They say that every person should strive to stride ten thousand times daily. Ten thousand steps may sound like a lot, but when you factor every single step into the equation, it's a surprisingly attainable goal to set for yourself.
Using a phone as a pedometer helps you do just that. We always have our phones on us, making them the perfect way to keep track. How do phone pedometers work? This article explains how accelerometers and other tools intelligently determine your activity levels accurately.
The majority of smartphones today are equipped with a built-in accelerometer, a tiny device that measures input through a wavering lever that taps against a metal contact. Accelerometers measure the acceleration of the phone as it moves. These sensors are the ones that allow your phone to switch orientations based on how you're holding it. This same type of data can be interpreted to track the rhythm of your steps as you walk or run.
Together with information from your phone's GPS, apps analyze your activity and count the number of steps you take daily. These two sources of information are then cross-analyzed to find the number of calories you've burned, among other stats about your performance.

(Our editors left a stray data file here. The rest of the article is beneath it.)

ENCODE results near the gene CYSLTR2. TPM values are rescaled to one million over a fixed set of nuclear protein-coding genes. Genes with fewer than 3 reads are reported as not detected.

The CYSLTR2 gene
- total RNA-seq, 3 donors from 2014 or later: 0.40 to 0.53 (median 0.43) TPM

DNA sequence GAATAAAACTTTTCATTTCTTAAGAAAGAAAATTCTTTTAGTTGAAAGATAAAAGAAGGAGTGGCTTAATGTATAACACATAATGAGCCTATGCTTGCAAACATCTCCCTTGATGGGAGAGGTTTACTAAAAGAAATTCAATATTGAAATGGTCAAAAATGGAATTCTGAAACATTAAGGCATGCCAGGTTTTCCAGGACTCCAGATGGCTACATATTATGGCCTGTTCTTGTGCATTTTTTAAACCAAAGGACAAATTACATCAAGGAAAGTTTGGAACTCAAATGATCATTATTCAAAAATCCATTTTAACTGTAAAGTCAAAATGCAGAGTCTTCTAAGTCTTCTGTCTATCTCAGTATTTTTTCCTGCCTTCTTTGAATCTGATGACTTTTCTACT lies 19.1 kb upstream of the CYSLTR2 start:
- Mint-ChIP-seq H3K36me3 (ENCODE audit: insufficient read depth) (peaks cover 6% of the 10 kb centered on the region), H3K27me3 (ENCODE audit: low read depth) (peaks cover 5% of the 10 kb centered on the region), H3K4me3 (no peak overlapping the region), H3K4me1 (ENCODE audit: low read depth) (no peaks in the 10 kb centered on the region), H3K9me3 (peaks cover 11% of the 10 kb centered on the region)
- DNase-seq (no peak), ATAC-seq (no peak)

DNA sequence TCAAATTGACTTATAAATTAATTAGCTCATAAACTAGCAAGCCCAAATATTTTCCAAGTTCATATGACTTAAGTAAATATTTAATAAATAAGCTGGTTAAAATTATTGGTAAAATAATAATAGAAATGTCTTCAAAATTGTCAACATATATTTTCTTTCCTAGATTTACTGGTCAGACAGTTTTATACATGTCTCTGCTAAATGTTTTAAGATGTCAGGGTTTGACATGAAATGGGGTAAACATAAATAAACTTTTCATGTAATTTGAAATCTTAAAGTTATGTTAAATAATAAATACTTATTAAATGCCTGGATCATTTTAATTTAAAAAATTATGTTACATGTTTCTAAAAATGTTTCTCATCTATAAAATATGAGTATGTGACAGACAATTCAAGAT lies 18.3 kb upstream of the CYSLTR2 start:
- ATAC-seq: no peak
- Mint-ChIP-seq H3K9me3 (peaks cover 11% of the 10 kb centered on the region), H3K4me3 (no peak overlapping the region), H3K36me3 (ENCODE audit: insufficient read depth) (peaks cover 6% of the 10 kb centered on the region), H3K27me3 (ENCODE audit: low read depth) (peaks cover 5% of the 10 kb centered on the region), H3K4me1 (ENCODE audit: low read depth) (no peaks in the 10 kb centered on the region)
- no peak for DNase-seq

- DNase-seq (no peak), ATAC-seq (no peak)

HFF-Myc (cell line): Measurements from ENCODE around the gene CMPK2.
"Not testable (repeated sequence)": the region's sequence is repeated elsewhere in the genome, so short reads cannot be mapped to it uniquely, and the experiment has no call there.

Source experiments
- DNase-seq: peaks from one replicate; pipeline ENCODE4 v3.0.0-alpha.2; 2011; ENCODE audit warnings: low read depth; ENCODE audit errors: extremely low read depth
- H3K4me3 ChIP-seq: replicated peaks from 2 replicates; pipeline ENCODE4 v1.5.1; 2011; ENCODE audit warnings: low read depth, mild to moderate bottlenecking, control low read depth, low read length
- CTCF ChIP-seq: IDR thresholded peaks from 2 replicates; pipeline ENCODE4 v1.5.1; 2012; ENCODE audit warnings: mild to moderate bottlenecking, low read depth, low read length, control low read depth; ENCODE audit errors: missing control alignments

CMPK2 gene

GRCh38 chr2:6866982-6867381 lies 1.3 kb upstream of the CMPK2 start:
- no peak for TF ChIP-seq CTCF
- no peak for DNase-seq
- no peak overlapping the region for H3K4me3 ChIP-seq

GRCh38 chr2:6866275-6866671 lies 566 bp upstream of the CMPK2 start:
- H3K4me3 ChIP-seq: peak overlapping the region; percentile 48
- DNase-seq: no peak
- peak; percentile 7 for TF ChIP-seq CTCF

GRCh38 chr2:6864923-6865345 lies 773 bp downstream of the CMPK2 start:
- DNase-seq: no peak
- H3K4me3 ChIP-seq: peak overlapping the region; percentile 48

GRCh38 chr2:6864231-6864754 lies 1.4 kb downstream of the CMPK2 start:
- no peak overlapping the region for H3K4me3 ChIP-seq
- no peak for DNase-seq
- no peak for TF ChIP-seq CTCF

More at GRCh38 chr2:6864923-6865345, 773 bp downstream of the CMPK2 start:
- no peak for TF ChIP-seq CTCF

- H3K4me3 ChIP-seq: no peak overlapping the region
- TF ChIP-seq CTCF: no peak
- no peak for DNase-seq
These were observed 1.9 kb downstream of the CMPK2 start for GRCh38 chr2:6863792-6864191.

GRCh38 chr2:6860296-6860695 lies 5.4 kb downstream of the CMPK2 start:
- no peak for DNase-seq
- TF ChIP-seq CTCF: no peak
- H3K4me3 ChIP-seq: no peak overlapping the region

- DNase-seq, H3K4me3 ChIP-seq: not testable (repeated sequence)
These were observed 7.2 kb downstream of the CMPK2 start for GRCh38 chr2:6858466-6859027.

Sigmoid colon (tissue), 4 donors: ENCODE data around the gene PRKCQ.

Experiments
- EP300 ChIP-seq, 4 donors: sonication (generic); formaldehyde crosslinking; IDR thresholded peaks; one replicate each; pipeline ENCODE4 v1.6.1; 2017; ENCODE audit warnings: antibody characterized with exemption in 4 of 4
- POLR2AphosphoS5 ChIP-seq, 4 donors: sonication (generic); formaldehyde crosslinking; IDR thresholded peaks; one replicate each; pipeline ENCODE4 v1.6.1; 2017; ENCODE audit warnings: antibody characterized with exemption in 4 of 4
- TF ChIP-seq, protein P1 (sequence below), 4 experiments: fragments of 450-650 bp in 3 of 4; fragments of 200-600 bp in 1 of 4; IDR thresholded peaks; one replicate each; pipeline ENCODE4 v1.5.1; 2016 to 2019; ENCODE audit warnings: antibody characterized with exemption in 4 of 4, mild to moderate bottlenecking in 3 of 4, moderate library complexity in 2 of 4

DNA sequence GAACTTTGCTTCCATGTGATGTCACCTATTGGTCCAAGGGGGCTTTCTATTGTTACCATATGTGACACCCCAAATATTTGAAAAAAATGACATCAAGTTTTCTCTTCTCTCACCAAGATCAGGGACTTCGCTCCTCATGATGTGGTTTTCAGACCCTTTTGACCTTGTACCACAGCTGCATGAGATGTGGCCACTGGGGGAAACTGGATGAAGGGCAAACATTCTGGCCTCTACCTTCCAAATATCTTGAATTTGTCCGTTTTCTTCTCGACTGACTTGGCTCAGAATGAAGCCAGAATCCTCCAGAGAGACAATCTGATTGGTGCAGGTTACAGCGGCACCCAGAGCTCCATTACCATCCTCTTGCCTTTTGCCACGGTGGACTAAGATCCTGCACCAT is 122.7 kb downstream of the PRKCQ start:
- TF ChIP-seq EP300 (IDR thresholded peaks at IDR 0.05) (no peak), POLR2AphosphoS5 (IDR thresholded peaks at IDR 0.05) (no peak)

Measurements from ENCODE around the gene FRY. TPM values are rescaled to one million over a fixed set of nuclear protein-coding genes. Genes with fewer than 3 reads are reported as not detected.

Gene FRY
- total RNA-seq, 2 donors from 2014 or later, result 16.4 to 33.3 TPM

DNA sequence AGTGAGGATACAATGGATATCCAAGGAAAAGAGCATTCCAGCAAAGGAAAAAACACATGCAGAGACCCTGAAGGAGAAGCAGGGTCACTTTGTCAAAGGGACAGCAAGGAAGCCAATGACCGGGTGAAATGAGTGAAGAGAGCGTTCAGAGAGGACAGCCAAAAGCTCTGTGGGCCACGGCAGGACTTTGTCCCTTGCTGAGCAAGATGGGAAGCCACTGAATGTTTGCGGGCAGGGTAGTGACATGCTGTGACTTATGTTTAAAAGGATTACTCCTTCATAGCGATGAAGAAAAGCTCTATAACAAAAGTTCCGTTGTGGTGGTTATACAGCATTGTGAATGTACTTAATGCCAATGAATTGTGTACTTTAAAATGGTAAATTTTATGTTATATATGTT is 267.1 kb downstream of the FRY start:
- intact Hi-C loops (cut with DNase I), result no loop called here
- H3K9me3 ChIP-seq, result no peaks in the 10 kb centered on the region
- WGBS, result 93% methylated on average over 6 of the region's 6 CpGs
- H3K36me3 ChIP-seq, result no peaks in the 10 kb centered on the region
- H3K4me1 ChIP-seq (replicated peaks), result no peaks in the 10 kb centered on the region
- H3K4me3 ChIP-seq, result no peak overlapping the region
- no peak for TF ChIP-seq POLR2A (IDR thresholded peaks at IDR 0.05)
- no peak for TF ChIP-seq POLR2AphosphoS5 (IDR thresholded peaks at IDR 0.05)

Other types of sensors like altimeters can also supplement this digital portrait of the quality of your workout. In addition, some apps like Google Fit compile the data from both your smartphone and your smartwatch for the most accurate reading possible.
Simple enough, right? Who would have thought that tracking steps would be so simple?
Now that we've gotten ourselves caught up to speed, we feel it might be time to put these principles to the ultimate practice test. A jog around the block? A walk to the store? Even if you're just hitting the treadmill at home, the accelerometer in your phone is ready to capture every last step.MAKEUSEOF VIDEO OF THE DAYUse These Fitness Apps To Help You Reach Your Fitness Goals Read NextShareTweetShareEmail Related TopicsAbout The AuthorEmma Garofalo(376 Articles Published)
I learn for a living.MoreFrom Emma Garofalo
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